Bill to consolidate Pa. government protested

July 19, 2010 6:38:20 AM PDT
A state lawmaker's proposal for Pennsylvania's counties to absorb municipal governments and be made responsible for local services is drawing fire from local government officials.

State Rep. Thomas Caltagirone, D-Berks, sponsored legislation earlier this year under which Pennsylvania's 67 counties would assume all responsibility for local services, including road repairs, police and fire services, and zoning. The proposed constitutional amendment would eliminate townships, boroughs and cities.

Caltagirone said he does not expect such a bill to pass but wanted to start a serious discussion about the cost and inefficiency of the current fragmented system of local government that includes some 2,566 municipalities.

"Take a place like Lancaster County, with 60 units of local government," Caltagirone said. "How many local government employees are there, and why shouldn't they all be under one health care plan? And think about bulk purchasing - wouldn't that save money?"

Pennsylvania's atomized system of local government also makes the state less business-friendly, he said, pointing to southern and western states organized at the county level that are growing and attracting business. A proliferation of local governments, he said, "adds a layer of bureaucracy, and a layer of cost."

Dozens of Pennsylvania townships, however, have passed resolutions "opposing forced local government mergers and consolidations." Local officials say municipal mergers are fine when they happen voluntarily, but the measure would put the county in charge of local government matters at a time when government closest to home governs best.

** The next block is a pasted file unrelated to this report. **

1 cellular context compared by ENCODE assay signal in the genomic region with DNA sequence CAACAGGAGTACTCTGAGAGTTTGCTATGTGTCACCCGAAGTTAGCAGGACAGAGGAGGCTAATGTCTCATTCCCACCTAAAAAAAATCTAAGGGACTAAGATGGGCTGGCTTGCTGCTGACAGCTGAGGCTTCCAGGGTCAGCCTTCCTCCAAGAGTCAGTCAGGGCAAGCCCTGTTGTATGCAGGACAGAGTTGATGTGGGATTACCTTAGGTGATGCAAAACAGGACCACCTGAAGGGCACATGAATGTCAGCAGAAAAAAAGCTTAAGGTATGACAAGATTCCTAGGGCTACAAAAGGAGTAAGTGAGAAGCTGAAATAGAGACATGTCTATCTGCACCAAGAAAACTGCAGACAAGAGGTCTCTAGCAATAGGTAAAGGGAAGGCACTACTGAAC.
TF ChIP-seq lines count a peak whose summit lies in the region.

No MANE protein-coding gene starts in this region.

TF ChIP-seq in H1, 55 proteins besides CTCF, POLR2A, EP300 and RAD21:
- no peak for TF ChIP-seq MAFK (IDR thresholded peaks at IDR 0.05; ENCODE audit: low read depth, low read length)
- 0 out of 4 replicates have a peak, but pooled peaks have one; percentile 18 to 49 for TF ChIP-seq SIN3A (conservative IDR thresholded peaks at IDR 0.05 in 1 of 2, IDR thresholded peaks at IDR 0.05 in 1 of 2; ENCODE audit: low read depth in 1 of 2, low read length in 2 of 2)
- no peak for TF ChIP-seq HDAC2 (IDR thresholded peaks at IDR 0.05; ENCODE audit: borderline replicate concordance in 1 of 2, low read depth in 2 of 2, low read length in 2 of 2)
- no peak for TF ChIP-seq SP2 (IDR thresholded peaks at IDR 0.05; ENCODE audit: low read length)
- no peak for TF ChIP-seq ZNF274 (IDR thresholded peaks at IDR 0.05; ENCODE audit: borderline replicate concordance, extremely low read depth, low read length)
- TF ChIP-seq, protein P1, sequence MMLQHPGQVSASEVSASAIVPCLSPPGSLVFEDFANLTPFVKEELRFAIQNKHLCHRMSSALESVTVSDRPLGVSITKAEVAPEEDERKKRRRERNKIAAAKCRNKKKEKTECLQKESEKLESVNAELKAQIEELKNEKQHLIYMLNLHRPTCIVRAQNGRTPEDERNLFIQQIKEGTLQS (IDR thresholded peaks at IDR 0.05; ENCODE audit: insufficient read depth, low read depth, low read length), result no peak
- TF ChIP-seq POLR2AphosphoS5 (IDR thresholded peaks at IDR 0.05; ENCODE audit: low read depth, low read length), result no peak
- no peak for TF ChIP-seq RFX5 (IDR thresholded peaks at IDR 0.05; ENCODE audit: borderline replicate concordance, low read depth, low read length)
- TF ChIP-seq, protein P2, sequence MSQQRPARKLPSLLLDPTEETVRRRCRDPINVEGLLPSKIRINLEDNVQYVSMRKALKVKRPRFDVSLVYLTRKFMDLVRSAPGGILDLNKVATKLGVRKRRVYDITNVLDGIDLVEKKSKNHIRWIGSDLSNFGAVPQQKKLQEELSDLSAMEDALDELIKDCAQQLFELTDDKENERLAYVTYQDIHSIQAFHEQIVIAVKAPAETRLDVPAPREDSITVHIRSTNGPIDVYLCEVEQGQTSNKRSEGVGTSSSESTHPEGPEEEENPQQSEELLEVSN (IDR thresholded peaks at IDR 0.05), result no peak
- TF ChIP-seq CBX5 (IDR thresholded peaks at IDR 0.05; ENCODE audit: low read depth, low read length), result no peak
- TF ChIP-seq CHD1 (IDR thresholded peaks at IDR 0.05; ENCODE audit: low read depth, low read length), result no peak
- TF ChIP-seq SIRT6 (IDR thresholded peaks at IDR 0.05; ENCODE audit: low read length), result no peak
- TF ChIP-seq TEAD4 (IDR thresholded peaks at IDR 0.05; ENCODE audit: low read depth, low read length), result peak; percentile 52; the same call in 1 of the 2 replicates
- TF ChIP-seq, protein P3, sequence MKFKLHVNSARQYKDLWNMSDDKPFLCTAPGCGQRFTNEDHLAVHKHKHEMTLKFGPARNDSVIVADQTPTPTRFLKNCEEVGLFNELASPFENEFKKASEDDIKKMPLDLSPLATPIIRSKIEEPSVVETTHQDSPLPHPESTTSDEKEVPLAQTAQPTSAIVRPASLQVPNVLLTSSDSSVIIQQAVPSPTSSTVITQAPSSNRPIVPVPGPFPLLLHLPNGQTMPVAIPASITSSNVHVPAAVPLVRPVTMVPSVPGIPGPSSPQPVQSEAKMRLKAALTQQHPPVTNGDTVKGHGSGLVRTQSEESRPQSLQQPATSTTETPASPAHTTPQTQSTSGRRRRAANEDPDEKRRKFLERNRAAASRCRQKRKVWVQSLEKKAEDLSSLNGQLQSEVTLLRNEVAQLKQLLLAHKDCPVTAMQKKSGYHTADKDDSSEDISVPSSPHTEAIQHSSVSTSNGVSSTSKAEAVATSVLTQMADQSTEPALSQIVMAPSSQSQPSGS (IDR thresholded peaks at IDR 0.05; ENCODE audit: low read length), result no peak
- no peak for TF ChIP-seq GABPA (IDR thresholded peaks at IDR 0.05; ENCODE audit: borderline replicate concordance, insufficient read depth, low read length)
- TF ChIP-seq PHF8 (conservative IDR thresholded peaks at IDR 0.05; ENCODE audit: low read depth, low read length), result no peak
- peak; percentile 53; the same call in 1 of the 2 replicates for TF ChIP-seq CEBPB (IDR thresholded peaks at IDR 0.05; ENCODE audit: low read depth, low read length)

"We are in favor of finding cost-effective strategies for serving our community, but those efforts should rise from commonsense partnerships and not from a mandate from Harrisburg," Lancaster Township Manager Bill Laudien said.

The bill will get a hearing Aug. 18 in Harrisburg, and Caltagirone says he expects opponents to show up in force.

The Pennsylvania Association of Township Supervisors has suggested that townships across the commonwealth pass resolutions in opposition, and executive director David Sanko says hundreds have done so.

"Big government isn't better, and we have a singular example of this," Sanko said, citing Philadelphia's merger or city and county in the early 1950s. "I don't think anyone wants to point to that and say that's something to be emulated."

The financial plight of cities such as Philadelphia, however, is something Caltagirone cites in support of his bill.

"You've got distressed communities, they're landlocked with no more development, some of them are talking about eliminating police," Caltagirone said.

Sanko, however, says he doesn't buy that argument.

"If this is supposed to be a bailout of communities that overspent by going to their suburban neighbors and taking their tax base, that won't raise all boats - it will take them down," he said.